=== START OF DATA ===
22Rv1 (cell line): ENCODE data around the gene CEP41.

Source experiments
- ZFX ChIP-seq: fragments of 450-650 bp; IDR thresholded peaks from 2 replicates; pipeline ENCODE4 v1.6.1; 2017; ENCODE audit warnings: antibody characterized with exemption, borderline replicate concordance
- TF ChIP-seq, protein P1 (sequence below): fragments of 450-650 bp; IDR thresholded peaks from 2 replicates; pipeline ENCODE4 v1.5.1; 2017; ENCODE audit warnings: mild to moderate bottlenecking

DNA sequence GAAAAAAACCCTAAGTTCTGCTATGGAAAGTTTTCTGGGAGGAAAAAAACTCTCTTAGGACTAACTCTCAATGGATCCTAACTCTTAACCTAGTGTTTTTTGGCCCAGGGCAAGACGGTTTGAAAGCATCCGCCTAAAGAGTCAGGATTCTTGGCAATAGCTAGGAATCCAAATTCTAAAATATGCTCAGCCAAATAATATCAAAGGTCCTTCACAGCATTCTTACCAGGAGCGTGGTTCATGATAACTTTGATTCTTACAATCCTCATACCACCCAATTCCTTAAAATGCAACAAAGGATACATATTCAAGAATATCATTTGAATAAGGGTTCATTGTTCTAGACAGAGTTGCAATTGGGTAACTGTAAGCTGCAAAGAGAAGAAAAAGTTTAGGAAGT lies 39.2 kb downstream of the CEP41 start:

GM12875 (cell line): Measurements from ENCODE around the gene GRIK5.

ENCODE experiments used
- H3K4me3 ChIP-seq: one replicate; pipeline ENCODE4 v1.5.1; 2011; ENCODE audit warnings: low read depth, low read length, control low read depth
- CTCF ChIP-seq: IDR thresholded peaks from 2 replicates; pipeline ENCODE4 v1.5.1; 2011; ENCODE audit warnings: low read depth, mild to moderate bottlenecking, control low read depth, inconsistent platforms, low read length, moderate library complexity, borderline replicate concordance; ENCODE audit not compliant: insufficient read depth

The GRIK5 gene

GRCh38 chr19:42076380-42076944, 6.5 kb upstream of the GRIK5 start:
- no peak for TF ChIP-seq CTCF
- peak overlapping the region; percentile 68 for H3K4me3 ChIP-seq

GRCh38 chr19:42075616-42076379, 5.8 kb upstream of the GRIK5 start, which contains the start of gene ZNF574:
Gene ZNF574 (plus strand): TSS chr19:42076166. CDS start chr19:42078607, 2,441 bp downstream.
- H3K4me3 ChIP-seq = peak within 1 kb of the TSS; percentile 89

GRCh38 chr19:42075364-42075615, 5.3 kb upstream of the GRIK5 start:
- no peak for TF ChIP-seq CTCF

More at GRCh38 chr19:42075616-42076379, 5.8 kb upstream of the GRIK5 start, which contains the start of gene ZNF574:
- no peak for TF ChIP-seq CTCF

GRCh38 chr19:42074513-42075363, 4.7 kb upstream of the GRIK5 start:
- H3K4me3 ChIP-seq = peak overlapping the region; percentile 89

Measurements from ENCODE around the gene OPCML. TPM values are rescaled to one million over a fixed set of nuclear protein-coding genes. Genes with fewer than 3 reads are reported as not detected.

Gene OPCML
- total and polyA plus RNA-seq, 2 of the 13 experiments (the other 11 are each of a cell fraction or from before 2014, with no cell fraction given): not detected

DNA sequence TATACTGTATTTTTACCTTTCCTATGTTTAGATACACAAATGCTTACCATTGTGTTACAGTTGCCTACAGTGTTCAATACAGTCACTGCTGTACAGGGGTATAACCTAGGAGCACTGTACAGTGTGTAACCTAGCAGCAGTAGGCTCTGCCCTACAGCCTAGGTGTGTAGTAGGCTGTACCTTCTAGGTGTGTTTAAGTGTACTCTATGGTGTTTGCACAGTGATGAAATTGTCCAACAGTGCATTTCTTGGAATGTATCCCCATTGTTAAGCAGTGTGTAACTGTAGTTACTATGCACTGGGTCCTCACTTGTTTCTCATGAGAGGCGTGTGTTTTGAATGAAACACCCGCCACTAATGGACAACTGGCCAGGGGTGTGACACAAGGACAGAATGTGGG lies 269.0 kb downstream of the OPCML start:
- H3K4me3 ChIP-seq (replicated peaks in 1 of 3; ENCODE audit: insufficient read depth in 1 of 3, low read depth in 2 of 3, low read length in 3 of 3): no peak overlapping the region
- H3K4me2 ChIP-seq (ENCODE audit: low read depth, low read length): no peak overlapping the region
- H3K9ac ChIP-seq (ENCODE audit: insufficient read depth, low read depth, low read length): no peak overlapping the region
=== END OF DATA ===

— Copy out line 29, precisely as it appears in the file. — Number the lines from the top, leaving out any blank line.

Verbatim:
- H3K9ac ChIP-seq (ENCODE audit: insufficient read depth, low read depth, low read length): no peak overlapping the region